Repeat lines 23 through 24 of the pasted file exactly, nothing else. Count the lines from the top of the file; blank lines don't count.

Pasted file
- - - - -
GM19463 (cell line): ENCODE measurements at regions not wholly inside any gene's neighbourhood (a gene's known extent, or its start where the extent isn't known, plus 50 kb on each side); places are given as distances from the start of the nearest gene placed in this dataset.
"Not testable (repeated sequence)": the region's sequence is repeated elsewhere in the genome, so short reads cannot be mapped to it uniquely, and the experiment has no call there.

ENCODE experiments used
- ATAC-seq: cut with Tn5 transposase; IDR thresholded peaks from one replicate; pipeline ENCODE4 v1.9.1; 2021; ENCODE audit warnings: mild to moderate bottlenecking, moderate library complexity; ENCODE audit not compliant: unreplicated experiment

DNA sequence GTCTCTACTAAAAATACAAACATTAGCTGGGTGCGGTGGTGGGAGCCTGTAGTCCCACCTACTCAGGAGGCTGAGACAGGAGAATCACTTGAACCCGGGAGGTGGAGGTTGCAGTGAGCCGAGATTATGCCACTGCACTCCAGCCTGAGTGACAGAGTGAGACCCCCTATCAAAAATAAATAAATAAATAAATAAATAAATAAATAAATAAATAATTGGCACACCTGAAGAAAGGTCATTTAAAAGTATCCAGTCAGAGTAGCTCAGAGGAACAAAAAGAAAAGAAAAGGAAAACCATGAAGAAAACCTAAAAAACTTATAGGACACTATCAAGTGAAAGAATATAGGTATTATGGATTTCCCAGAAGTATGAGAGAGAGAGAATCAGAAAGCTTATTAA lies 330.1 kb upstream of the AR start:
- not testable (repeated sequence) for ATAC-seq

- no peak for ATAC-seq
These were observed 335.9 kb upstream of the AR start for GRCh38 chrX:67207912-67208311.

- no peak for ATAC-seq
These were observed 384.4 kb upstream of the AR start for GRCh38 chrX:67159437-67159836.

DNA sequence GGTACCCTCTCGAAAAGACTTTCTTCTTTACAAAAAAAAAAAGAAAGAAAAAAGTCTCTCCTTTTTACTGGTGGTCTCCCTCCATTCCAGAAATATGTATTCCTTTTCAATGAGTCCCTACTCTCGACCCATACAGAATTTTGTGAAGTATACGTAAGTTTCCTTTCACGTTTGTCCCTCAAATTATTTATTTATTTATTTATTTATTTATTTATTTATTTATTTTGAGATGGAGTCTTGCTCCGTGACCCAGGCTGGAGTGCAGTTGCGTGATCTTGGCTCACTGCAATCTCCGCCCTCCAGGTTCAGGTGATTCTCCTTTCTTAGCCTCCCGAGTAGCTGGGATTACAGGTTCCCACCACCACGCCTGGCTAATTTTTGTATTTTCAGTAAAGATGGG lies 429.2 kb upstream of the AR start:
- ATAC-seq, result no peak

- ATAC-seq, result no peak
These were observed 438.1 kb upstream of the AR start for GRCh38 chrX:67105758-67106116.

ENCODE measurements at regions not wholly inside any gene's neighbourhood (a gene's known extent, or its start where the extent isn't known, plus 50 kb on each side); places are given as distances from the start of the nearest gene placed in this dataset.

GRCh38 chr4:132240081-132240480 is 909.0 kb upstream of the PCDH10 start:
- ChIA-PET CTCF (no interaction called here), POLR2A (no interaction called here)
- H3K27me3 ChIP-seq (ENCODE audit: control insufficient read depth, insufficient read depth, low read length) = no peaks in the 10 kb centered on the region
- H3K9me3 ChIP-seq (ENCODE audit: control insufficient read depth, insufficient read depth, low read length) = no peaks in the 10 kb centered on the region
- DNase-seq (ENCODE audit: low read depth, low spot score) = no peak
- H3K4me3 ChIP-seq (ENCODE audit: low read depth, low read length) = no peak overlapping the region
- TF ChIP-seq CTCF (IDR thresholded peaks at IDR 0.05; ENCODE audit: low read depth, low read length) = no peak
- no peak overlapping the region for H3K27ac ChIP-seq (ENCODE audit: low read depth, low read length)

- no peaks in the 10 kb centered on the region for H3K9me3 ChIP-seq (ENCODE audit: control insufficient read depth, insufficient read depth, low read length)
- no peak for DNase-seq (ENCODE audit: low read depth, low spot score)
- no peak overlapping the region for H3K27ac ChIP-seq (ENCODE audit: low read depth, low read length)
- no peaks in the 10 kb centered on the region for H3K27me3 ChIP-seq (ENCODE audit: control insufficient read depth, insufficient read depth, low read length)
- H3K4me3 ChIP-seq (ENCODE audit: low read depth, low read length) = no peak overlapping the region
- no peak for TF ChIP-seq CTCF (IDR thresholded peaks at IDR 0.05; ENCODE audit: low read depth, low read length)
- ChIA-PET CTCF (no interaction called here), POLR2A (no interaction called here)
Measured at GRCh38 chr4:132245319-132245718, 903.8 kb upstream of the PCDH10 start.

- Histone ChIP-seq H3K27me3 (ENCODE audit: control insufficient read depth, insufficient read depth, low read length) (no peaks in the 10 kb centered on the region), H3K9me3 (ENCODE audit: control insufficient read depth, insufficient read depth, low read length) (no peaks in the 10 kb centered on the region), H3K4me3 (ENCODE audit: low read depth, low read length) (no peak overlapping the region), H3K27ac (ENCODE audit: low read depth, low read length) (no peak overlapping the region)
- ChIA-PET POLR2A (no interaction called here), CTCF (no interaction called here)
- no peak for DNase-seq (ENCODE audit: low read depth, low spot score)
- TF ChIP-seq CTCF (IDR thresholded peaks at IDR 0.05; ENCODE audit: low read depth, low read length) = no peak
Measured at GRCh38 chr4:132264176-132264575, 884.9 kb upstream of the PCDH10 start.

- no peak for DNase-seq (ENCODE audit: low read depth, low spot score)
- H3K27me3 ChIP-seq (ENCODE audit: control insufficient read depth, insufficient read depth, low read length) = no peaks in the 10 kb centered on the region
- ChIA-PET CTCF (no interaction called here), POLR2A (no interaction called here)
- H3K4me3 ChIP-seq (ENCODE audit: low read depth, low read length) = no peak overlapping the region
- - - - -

- no peak overlapping the region for H3K27ac ChIP-seq (ENCODE audit: low read depth, low read length)

- no peaks in the 10 kb centered on the region for H3K9me3 ChIP-seq (ENCODE audit: control insufficient read depth, insufficient read depth, low read length)